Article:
As one of the foremost classical ballerinas of her generation, Diana Vishneva has captivated audiences with her magnetic stage presence and pristine technique. In a move that's sure to disappoint fans on this side of the Atlantic, she recently announced that she'll give her final performances with American Ballet Theatre on June 19 and 23, 2017, as Tatiana in Onegin. She'll dance with long-time partner, ABT principal Marcelo Gomes. Luckily for Russia, Vishneva will continue as a principal at the Mariinsky.

The first time I was able to see Vishneva dance live was in the summer of 2009, when I secured a student rush ticket to see Frederick Ashton's Sylvia at ABT. Even though I was sitting so high up I could literally touch the opera house ceiling, I felt lucky to see her in that ballet with its wildly differing acts.


Vishneva told The New York Times that because she has too many projects, she's unable to focus 100 percent of her energy on ABT, and that would be a disservice to the company—though she didn't rule out the possibility of future guest appearances. Along with her regular repertoire at the Mariinsky, she'll continue the contemporary dance festival she founded, called Context—this year's festival will be held in Moscow and St. Petersburg. Vishneva will perform with Paris Opéra Ballet director Aurélie Dupont, in a new work choreographed by Batsheva Dance Company director Ohad Naharin. Now that's something I would rush to Russia to see.

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The Washington Ballet's NEXTsteps program opens this week. Here are company dancers Ashley Murphy-Wilson and Alexandros Papajohn. Procopio Photography, Courtesy The Washington Ballet.

Wonder what's going on in ballet this week? We've rounded up some highlights.

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Courtesy Apolla

Ballet dancers today are asked to do more with their bodies than ever before. The physical demands of a ballet career can take an immense toll on a dancer's joints and muscles—subjecting them to pain, inflammation and an increased risk of injury. Considering all that is required of today's dancers, having a top-notch recovery regime is paramount.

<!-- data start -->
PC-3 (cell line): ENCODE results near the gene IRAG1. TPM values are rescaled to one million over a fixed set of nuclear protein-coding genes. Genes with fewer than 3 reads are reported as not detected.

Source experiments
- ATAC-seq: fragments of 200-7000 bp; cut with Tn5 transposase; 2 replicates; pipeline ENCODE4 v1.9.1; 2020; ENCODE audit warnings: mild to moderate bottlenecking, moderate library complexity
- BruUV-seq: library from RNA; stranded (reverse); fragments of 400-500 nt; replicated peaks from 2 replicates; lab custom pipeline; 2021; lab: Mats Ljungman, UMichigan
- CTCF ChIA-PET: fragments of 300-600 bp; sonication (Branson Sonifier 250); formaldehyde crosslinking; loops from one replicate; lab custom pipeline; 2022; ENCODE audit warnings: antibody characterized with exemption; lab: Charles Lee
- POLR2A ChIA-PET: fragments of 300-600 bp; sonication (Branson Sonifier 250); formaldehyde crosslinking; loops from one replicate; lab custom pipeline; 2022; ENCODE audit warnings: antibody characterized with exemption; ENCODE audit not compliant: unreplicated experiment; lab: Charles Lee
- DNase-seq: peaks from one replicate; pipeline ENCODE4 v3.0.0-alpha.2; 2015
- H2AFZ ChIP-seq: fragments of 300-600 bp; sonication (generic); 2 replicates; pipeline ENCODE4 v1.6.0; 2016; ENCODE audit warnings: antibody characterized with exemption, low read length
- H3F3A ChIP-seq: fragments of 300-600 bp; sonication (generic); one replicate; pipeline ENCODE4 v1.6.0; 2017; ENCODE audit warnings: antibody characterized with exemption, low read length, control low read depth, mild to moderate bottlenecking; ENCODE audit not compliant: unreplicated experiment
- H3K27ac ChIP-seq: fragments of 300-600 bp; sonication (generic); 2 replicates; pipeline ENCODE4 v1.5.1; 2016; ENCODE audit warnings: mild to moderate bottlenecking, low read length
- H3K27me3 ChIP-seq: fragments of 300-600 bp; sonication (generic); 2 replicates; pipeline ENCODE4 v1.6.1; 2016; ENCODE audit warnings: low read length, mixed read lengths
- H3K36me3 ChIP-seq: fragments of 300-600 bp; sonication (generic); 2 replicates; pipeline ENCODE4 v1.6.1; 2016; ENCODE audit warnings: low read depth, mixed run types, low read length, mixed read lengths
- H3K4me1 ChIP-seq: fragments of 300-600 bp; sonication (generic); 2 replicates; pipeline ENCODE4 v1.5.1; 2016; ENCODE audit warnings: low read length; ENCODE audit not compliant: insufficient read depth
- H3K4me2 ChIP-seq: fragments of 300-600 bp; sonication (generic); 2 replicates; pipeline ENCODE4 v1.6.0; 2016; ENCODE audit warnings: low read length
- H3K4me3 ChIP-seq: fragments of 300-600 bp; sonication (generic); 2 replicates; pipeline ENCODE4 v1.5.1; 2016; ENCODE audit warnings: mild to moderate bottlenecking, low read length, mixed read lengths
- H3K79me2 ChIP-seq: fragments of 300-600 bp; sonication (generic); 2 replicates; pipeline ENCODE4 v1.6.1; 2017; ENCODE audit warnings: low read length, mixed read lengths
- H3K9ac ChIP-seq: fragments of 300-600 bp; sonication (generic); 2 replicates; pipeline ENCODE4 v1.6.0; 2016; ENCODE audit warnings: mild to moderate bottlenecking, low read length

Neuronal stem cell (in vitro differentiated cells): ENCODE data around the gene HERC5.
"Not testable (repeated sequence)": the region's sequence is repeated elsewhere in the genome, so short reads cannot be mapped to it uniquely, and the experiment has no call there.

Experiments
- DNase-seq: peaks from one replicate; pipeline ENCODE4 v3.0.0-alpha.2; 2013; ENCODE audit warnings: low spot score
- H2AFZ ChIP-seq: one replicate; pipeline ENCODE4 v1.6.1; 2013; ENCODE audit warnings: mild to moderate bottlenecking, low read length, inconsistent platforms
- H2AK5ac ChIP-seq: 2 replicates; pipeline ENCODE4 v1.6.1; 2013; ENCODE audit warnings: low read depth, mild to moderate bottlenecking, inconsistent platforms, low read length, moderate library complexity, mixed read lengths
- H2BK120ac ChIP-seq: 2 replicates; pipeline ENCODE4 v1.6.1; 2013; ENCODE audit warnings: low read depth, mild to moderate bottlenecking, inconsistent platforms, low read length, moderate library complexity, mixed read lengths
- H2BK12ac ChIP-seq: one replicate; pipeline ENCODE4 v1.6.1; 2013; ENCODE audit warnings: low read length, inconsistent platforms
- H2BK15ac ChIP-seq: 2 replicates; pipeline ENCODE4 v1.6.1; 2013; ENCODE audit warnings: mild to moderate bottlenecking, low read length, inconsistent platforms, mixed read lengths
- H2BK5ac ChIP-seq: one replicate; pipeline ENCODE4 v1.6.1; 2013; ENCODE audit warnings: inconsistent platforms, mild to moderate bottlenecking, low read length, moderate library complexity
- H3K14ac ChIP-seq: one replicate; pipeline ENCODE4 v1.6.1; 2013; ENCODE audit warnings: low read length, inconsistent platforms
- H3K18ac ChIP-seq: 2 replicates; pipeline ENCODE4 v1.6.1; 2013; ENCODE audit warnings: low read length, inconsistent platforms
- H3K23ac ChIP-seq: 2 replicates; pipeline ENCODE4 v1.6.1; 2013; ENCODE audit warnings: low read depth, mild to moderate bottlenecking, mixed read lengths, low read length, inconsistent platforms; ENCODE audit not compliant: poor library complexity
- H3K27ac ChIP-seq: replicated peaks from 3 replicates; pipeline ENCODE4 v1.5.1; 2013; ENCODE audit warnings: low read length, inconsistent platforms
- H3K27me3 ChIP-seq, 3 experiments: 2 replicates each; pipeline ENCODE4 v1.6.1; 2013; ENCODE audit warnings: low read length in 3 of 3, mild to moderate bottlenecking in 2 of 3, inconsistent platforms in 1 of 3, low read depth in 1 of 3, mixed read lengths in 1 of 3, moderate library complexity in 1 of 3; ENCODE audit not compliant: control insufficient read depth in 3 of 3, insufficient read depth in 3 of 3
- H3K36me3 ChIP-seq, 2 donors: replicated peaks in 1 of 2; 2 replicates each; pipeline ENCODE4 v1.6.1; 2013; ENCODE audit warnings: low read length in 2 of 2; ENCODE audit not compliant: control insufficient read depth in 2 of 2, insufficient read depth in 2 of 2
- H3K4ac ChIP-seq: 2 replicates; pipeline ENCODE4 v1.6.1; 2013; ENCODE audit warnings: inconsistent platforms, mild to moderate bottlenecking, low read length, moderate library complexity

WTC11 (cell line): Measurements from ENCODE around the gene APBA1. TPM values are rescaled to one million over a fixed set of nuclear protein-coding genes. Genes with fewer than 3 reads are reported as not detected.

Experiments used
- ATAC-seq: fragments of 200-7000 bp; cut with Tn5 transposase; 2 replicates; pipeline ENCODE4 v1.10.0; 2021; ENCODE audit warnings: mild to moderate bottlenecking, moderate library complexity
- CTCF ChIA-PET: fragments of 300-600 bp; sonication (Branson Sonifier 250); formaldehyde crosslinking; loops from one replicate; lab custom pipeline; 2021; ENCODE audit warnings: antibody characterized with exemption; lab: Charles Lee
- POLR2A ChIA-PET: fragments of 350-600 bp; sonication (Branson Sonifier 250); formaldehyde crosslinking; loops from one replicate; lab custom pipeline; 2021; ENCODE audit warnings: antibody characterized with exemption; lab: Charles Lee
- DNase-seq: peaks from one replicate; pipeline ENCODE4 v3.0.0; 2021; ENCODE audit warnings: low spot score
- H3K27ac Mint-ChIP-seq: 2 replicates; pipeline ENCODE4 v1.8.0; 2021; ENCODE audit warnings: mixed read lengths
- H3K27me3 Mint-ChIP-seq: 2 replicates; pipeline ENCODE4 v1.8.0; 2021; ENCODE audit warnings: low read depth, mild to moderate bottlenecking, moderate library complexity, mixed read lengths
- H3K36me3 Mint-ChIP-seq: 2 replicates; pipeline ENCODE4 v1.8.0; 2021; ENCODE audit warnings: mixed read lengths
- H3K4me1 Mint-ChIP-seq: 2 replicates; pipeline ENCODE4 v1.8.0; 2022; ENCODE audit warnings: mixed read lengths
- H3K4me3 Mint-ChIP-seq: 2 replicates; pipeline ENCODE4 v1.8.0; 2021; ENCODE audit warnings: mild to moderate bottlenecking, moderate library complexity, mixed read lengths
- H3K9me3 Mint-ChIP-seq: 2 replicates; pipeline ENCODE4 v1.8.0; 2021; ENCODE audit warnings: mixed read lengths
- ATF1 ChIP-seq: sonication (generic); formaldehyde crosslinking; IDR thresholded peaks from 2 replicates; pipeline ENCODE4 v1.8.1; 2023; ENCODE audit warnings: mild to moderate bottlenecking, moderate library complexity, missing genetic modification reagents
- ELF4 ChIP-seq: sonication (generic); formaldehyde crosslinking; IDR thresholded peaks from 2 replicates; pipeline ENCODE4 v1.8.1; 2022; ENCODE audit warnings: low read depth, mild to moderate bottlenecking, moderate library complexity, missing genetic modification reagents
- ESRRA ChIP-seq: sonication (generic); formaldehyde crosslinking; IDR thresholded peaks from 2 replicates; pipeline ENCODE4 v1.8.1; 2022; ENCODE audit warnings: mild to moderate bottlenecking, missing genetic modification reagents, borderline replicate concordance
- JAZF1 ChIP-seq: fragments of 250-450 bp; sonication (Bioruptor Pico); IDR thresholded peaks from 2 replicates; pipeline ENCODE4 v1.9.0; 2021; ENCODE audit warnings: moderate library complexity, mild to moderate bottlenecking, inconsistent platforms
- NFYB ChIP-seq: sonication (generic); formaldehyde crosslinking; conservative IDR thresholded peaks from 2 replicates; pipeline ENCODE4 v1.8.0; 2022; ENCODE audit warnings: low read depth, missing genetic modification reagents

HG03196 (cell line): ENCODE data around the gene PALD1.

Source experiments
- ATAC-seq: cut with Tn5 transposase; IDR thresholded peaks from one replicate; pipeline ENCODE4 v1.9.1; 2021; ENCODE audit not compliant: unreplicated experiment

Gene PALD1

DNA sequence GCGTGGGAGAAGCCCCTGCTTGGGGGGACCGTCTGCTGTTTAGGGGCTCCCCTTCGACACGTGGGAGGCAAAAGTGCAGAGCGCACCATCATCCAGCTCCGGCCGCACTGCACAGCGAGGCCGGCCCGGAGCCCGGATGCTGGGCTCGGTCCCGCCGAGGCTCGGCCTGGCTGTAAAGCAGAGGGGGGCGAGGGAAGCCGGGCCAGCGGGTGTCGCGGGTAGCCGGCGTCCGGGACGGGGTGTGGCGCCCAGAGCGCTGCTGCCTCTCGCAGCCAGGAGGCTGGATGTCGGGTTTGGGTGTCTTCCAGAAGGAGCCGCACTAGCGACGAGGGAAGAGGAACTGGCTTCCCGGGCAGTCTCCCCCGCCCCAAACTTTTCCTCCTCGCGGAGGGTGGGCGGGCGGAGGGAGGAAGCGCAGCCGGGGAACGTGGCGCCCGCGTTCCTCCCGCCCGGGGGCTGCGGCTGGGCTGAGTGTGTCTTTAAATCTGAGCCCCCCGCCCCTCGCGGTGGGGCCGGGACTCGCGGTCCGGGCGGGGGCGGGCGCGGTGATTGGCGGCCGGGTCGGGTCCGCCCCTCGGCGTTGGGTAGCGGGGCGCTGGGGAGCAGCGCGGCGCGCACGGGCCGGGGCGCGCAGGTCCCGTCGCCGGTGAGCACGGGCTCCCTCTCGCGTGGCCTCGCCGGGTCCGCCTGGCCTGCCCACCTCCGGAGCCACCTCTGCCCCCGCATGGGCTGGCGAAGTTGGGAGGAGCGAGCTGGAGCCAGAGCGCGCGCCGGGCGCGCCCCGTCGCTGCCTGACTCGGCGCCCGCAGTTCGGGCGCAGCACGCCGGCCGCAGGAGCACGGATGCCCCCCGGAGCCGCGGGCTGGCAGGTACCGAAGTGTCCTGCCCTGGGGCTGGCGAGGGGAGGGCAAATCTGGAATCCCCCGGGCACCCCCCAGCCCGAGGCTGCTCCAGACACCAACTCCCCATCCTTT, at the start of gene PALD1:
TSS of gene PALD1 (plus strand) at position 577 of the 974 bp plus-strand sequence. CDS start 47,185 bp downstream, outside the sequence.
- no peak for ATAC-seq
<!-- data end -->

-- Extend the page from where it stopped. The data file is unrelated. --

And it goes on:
Enter Apolla Performance Wear, which is meeting ballet's physical demands with a line of compression footwear that is speeding up the recovery process for professional dancers by reducing inflammation and stabilizing the joints.

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Ballet West in rehearsal for Le Chant du Rossignol. Beau Pearson, Courtesy Ballet West.

Ballet West opens its season October 25–November 2 with a triptych of works from George Balanchine's early choreographic career with Sergei Diaghilev's Ballets Russes. Highlighting the program is Balanchine's 1925 The Song of the Nightingale (Le Chant du Rossignol), never before seen in the U.S. This ballet is not only the first piece that a then-21-year-old Balanchine made for the Ballets Russes; it also marks his first collaboration with Igor Stravinsky, and features costumes by Henri Matisse. To bring it to Salt Lake City, Ballet West is working closely with Millicent Hodson and Kenneth Archer, who reconstructed the work for Les Ballets de Monte-Carlo in 1999.

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Stella Abrera in Le Corsaire. Rosalie O'Connor, Courtesy ABT.

American Ballet Theatre announced today that, after 24 years, beloved principal dancer Stella Abrera will retire from the stage this coming summer. Her farewell performance will be June 13, 2020, at the Metropolitan Opera House, dancing the title role in Giselle.

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